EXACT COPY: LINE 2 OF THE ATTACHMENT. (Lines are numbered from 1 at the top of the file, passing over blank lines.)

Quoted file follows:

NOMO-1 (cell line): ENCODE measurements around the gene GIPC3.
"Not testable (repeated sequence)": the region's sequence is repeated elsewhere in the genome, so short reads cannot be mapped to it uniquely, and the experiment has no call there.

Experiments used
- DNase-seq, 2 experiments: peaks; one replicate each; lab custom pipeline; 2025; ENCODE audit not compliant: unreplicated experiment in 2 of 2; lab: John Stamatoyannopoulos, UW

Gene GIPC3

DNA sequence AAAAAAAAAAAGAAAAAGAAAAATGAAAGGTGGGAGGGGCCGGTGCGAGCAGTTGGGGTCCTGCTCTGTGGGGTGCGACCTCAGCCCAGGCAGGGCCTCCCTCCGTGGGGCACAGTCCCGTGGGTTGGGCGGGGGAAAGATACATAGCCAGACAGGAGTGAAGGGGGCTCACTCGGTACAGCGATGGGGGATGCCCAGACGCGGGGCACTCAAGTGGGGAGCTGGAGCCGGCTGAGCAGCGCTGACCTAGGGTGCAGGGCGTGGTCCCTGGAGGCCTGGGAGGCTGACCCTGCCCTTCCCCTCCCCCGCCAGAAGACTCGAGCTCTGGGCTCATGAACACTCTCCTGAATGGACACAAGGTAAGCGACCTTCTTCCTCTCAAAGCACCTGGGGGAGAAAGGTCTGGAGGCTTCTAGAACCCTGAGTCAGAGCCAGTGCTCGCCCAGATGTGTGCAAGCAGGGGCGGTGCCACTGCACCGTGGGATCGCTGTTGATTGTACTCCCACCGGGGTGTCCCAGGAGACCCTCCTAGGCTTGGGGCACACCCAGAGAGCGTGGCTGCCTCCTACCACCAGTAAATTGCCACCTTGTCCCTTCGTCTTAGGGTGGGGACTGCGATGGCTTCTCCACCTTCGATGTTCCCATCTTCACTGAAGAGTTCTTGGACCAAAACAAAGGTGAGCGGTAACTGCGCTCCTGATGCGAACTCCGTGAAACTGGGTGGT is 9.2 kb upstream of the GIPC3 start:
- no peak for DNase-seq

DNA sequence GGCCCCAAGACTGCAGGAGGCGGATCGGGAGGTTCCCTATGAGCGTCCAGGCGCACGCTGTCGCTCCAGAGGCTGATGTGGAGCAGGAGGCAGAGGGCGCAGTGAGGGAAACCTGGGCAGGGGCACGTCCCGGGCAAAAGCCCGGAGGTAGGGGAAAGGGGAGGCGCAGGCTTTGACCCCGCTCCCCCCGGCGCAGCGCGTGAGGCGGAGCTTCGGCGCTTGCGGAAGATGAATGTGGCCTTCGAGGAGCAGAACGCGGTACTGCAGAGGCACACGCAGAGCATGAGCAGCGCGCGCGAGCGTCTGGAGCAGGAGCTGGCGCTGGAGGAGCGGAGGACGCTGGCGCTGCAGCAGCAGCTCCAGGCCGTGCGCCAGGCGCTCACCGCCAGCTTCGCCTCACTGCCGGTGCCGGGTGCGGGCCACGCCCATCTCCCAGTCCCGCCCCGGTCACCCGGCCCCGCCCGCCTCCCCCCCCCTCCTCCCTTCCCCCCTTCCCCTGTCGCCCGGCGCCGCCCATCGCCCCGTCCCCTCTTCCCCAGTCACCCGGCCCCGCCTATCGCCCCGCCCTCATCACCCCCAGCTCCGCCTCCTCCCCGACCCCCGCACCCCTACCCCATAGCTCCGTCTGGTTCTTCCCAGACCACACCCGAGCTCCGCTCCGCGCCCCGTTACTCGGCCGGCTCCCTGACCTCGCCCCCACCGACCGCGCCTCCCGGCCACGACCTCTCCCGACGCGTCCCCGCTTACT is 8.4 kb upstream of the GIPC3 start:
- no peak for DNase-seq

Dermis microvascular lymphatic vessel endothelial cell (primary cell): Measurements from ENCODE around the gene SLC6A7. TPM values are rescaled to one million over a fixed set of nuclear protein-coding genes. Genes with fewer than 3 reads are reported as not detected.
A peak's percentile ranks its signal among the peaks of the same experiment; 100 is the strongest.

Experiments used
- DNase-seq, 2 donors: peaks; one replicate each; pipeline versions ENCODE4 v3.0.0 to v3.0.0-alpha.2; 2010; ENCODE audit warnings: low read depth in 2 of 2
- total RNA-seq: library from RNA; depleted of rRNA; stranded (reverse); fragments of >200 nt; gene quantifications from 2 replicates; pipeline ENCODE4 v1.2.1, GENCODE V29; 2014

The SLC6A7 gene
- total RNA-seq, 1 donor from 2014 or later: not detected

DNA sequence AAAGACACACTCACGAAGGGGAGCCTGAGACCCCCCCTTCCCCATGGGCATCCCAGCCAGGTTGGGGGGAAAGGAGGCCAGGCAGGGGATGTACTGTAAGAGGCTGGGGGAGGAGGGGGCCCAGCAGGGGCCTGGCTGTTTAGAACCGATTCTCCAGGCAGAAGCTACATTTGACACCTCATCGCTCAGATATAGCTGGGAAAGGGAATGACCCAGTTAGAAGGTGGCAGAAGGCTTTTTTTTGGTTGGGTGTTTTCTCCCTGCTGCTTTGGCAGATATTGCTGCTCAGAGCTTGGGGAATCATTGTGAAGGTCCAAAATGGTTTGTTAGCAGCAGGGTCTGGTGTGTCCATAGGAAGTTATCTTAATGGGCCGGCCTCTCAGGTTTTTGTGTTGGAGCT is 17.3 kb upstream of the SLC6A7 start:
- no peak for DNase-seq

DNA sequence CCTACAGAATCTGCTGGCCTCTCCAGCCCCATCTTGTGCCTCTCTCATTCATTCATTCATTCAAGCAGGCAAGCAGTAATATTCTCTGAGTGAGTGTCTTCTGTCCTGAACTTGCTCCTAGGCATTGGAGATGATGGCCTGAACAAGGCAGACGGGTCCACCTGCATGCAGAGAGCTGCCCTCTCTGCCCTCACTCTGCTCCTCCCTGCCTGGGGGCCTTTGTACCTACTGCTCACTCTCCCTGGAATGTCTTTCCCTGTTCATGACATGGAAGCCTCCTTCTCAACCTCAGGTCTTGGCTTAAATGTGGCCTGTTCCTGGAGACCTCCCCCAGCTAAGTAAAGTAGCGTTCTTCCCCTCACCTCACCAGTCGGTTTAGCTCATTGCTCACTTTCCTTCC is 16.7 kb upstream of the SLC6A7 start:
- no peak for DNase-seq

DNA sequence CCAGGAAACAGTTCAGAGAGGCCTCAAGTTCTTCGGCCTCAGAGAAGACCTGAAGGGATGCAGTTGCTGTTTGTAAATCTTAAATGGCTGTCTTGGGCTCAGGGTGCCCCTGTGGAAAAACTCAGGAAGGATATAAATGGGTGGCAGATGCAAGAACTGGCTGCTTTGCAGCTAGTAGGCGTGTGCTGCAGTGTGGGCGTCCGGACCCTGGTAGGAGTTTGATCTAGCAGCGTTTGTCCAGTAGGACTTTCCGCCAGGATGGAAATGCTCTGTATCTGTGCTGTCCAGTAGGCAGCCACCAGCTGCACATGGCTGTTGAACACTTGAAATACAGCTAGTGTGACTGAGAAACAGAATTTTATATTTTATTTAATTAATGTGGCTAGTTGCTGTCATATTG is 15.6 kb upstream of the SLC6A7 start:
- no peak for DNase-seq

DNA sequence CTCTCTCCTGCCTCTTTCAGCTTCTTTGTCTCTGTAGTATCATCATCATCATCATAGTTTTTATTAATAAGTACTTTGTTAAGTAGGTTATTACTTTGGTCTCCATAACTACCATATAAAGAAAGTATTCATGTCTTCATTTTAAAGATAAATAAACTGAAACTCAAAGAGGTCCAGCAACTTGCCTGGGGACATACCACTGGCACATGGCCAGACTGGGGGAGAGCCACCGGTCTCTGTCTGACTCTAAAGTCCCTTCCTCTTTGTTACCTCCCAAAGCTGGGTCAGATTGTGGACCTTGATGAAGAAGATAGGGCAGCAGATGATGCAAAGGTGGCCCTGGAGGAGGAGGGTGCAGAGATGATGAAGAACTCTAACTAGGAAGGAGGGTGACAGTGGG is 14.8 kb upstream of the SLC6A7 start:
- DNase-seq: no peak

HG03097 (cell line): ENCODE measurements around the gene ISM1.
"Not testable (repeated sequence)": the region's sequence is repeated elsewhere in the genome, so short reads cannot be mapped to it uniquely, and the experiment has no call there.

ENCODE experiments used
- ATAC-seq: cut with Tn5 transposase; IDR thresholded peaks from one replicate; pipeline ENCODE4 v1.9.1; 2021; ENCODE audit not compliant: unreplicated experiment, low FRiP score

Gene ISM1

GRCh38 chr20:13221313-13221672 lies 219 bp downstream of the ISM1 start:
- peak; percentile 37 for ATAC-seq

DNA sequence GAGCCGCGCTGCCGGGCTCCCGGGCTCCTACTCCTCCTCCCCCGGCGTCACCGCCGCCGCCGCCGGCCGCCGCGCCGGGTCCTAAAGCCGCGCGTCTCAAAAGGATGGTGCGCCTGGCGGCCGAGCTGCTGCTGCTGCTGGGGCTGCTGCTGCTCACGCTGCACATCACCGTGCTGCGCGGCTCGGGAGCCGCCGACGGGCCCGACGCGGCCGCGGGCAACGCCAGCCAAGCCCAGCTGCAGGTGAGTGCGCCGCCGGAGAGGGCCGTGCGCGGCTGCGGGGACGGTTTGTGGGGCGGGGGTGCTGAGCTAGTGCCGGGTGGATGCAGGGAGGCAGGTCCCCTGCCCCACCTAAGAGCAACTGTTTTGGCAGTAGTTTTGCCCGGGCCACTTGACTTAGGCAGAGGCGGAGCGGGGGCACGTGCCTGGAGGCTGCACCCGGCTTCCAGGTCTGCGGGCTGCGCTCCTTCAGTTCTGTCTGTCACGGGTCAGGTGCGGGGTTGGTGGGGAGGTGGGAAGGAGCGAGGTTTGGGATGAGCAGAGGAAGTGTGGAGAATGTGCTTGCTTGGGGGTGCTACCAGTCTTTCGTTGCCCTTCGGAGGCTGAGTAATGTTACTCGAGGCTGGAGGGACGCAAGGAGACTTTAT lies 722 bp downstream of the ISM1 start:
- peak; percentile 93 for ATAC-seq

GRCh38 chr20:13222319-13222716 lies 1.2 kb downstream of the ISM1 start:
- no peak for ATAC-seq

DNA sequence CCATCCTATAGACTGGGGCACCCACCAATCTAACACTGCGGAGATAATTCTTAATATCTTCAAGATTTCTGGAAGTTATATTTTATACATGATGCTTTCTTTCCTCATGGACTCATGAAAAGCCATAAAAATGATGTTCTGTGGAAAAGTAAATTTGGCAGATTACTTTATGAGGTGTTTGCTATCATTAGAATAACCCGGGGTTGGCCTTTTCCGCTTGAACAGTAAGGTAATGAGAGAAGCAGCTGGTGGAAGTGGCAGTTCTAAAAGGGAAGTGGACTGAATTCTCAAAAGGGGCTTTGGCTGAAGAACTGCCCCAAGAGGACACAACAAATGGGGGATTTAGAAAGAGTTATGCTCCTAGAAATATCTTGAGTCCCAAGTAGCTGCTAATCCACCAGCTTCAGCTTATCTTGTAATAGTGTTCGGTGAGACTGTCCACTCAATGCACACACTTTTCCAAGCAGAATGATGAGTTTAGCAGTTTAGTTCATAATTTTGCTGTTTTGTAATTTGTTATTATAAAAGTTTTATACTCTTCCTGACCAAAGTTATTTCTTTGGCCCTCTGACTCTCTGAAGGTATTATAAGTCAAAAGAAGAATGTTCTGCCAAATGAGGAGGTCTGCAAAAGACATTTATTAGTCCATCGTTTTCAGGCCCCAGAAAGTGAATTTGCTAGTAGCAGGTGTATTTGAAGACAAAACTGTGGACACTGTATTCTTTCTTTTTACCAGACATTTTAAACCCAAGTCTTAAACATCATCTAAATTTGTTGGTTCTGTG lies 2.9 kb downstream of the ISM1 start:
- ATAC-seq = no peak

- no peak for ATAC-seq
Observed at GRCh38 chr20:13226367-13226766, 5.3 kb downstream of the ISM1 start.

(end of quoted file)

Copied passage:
"Not testable (repeated sequence)": the region's sequence is repeated elsewhere in the genome, so short reads cannot be mapped to it uniquely, and the experiment has no call there.